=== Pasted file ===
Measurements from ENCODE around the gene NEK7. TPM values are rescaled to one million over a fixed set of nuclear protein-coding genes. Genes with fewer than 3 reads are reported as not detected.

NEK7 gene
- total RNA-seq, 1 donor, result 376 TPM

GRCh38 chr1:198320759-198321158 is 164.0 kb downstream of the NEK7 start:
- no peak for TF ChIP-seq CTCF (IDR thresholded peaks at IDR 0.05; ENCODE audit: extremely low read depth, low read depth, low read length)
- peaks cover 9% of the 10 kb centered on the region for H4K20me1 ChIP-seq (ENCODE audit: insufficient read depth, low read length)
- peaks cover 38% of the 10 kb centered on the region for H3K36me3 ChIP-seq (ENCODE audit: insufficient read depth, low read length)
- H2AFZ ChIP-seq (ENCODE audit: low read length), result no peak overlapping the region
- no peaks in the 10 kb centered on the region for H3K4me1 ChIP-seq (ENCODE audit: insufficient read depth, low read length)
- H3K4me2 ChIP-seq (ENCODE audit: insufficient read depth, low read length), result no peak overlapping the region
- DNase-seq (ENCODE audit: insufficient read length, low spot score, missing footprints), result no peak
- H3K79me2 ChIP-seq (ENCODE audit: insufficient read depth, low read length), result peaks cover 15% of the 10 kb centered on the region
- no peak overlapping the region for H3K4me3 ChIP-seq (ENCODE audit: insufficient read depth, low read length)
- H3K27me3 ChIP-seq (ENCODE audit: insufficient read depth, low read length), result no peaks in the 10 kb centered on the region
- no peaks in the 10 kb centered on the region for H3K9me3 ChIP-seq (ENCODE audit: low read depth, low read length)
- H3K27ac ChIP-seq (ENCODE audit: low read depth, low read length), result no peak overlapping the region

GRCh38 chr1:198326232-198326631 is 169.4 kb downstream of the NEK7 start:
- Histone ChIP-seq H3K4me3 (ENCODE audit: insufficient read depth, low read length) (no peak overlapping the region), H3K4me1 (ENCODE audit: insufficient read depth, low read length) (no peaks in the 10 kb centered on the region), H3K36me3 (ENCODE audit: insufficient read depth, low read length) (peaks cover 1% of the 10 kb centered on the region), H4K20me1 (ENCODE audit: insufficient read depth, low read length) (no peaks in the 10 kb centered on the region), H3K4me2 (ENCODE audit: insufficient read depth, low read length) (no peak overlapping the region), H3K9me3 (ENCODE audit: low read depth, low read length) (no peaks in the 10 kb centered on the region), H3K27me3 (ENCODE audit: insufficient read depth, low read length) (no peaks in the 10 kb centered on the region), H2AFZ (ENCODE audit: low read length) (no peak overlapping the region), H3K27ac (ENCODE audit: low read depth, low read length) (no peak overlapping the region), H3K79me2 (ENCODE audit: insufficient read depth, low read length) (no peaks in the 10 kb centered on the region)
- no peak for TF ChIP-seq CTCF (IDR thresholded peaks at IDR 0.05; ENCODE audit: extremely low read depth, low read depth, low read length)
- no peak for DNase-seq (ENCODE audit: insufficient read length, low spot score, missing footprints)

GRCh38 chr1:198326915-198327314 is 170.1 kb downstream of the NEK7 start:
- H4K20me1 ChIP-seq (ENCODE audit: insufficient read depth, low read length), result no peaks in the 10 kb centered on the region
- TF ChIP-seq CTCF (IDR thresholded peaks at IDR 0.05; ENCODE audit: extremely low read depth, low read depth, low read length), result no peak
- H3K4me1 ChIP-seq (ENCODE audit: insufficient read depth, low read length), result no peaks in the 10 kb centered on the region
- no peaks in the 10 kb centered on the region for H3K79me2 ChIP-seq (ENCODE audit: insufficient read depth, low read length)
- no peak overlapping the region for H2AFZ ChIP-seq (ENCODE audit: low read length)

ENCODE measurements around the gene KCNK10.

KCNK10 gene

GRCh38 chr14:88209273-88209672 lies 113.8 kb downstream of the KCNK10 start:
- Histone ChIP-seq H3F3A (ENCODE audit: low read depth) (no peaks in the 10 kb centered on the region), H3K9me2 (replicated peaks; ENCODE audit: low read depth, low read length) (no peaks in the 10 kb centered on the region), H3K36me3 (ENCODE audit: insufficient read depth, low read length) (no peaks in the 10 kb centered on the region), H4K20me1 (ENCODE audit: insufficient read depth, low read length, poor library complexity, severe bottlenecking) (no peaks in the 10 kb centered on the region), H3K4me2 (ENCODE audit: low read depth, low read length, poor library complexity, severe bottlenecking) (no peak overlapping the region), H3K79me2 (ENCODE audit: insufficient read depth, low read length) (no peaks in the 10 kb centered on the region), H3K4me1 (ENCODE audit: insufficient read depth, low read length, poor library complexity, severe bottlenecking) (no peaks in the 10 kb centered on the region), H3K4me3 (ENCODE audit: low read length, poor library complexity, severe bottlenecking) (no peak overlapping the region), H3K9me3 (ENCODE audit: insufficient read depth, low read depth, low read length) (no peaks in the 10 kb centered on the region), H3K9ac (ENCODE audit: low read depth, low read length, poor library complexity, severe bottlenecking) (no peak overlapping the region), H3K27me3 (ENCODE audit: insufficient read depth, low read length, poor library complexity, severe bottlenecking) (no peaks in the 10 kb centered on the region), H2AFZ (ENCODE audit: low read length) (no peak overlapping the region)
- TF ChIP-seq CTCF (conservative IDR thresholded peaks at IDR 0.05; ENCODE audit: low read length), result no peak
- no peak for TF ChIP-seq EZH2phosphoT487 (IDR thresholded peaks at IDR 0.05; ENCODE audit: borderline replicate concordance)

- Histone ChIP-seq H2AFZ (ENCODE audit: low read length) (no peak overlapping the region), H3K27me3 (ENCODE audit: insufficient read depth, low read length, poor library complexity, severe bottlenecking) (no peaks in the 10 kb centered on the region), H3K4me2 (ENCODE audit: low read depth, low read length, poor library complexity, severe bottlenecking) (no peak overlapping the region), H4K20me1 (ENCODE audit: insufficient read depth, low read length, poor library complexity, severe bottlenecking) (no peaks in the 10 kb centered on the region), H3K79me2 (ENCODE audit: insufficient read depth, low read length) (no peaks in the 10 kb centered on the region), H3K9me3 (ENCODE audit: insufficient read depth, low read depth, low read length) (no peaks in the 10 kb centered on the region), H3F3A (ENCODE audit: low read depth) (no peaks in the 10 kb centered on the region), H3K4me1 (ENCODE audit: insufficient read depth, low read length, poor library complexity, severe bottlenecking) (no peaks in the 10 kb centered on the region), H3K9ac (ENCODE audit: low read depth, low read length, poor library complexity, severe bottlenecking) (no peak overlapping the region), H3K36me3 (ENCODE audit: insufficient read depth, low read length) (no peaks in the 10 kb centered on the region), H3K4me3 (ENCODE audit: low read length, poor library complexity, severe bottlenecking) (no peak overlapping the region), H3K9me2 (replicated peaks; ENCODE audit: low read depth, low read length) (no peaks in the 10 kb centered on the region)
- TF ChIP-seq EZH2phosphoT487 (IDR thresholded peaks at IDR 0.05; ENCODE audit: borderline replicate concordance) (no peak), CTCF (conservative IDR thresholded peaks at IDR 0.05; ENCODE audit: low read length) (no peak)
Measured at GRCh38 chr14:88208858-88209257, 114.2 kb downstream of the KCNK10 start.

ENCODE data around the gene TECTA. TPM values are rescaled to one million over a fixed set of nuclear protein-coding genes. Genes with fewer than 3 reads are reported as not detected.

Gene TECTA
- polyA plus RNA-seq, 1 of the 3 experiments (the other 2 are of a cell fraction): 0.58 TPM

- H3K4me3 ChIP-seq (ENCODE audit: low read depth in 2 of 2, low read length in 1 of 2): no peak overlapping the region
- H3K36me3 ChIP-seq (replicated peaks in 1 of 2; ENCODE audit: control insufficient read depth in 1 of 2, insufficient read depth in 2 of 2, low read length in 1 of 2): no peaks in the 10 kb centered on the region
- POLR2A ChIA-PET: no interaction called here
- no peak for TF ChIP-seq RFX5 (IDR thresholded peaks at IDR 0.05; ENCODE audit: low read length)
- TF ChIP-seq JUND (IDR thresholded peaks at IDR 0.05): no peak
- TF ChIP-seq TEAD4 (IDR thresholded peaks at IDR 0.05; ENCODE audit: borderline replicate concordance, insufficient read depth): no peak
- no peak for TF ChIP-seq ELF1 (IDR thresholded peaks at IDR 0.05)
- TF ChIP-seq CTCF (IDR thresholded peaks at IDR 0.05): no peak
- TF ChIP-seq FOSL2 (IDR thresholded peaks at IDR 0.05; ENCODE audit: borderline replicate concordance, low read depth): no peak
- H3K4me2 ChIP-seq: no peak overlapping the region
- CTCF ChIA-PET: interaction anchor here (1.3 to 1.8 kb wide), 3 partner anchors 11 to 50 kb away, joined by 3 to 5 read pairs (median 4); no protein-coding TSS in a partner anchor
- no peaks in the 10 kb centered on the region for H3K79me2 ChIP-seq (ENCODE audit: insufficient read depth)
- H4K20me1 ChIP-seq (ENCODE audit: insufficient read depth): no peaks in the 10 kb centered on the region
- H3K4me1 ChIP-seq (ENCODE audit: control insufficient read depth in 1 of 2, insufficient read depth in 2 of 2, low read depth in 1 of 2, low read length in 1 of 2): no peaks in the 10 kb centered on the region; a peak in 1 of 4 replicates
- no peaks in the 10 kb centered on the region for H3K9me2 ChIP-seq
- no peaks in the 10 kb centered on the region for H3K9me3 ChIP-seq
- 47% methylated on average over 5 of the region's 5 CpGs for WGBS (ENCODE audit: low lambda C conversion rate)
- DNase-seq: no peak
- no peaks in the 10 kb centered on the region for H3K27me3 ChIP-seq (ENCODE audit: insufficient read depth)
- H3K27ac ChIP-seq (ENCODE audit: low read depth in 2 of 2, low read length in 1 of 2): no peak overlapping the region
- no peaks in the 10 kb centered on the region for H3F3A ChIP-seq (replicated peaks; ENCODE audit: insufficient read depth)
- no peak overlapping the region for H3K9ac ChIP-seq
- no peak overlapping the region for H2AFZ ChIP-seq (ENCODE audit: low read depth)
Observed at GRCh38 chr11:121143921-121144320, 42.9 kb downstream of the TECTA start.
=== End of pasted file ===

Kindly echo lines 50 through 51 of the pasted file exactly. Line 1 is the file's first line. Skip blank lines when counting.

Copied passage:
- no peaks in the 10 kb centered on the region for H3K79me2 ChIP-seq (ENCODE audit: insufficient read depth)
- H4K20me1 ChIP-seq (ENCODE audit: insufficient read depth): no peaks in the 10 kb centered on the region